I'm re-drafting all of my job application documents as this year's job cycle gets underway, and now that I've cranked out a shiny new cover letter and the CV is almost done, I need to start thinking about the dreaded teaching statement. As long-time readers of this blog know, I have been banging my head against pedagogical techniques and approaches for a while now, since I keep bouncing around to different schools with different institutional cultures, and I am still working out my personal philosophy of how to deal with students who may be unmotivated or even recalcitrant to put forth what I consider essential effort. I figure the thing to do is to start with the writing exercise of writing exactly what I mean to say, then revising that into something smoother and more diplomatic. How does this look?
Dr. Koshary's Philosophy of Teaching
I teach by making my students read stuff outside of class, and then we talk about that stuff in class. I do this because it has worked for the last 5,000 years or so, or however long it's been since classes began to focus on written texts rather than memorized orally transmitted texts. Human beings seem to have worked out how to have a conversation many tens of thousands of years ago, and I am fond of the idea "if it ain't broke, don't fix it."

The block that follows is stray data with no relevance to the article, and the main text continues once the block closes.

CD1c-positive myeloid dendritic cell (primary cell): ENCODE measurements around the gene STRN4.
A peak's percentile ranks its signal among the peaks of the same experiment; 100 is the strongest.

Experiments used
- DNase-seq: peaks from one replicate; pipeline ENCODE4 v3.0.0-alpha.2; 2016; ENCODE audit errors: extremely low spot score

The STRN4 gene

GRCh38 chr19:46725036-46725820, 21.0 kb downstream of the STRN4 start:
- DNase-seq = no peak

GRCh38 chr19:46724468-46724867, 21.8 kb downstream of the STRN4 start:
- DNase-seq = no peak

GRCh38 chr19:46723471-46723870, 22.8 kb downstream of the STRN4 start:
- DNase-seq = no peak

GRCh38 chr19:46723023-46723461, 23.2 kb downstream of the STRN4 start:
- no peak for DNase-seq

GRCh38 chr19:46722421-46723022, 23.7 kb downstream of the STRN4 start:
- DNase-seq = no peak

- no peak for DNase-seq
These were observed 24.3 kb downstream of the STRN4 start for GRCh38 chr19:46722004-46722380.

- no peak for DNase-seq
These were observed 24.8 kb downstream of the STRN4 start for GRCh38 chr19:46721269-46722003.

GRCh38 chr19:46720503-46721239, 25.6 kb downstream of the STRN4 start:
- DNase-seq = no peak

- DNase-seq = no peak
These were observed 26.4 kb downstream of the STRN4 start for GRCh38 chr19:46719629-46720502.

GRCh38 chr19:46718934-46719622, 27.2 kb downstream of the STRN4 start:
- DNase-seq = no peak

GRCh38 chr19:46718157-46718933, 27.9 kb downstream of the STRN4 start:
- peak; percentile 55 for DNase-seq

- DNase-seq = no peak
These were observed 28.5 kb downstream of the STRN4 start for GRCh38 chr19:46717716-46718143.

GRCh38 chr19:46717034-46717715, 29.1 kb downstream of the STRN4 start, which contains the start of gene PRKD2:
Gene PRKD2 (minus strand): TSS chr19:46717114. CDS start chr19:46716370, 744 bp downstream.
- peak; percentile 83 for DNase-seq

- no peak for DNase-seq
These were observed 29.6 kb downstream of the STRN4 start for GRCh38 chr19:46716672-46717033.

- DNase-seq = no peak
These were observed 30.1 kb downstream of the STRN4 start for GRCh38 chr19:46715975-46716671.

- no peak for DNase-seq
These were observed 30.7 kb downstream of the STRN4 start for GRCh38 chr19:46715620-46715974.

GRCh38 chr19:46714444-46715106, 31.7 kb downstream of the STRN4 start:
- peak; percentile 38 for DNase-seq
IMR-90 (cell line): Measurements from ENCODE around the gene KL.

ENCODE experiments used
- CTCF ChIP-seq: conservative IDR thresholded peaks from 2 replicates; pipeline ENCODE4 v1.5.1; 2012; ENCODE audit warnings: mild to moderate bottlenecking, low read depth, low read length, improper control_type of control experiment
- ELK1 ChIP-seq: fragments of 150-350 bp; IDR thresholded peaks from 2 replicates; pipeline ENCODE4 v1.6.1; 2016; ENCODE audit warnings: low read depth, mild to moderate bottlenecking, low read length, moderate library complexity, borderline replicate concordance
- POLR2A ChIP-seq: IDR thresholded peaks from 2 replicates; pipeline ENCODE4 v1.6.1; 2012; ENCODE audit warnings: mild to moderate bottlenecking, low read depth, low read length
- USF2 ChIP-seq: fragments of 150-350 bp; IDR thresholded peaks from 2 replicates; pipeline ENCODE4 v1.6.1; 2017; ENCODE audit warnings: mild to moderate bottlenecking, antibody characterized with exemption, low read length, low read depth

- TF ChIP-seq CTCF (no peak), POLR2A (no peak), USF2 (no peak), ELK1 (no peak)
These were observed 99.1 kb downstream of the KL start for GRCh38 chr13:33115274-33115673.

I am told that one must demonstrate a unique and innovative pedagogical approach in order to obtain a job in today's academic market, even though what I describe above is actually what 99.99% of social science classes still are. That being the case, I consider my pedagogical approach unique and innovative, because I said so. There, I used those two stupid words. Are you assholes happy now? Good.
I have always adhered to a firm standard of doing whatever your institutional culture demands of me, as long as it doesn't make me want to drive a stake through my heart. Please give me a frank heads-up beforehand so that I know if a student who does not produce even satisfactory effort, much less results, should earn a C, an F, a B, or whatever other grade you are used to assigning in such cases. In the absence of other marching orders, I may give Ds for shoddily written bullshit that doesn't contain any clear ideas at all. Don't get on my tits about that, just because those students have been conditioned to think everything they do deserves plaudits. But if you feel that children from wealthy families need to be encouraged to give alumni donations by earning Cs for anything better than setting fire to the classroom, then just tell me so I don't have to think harder about my rubric.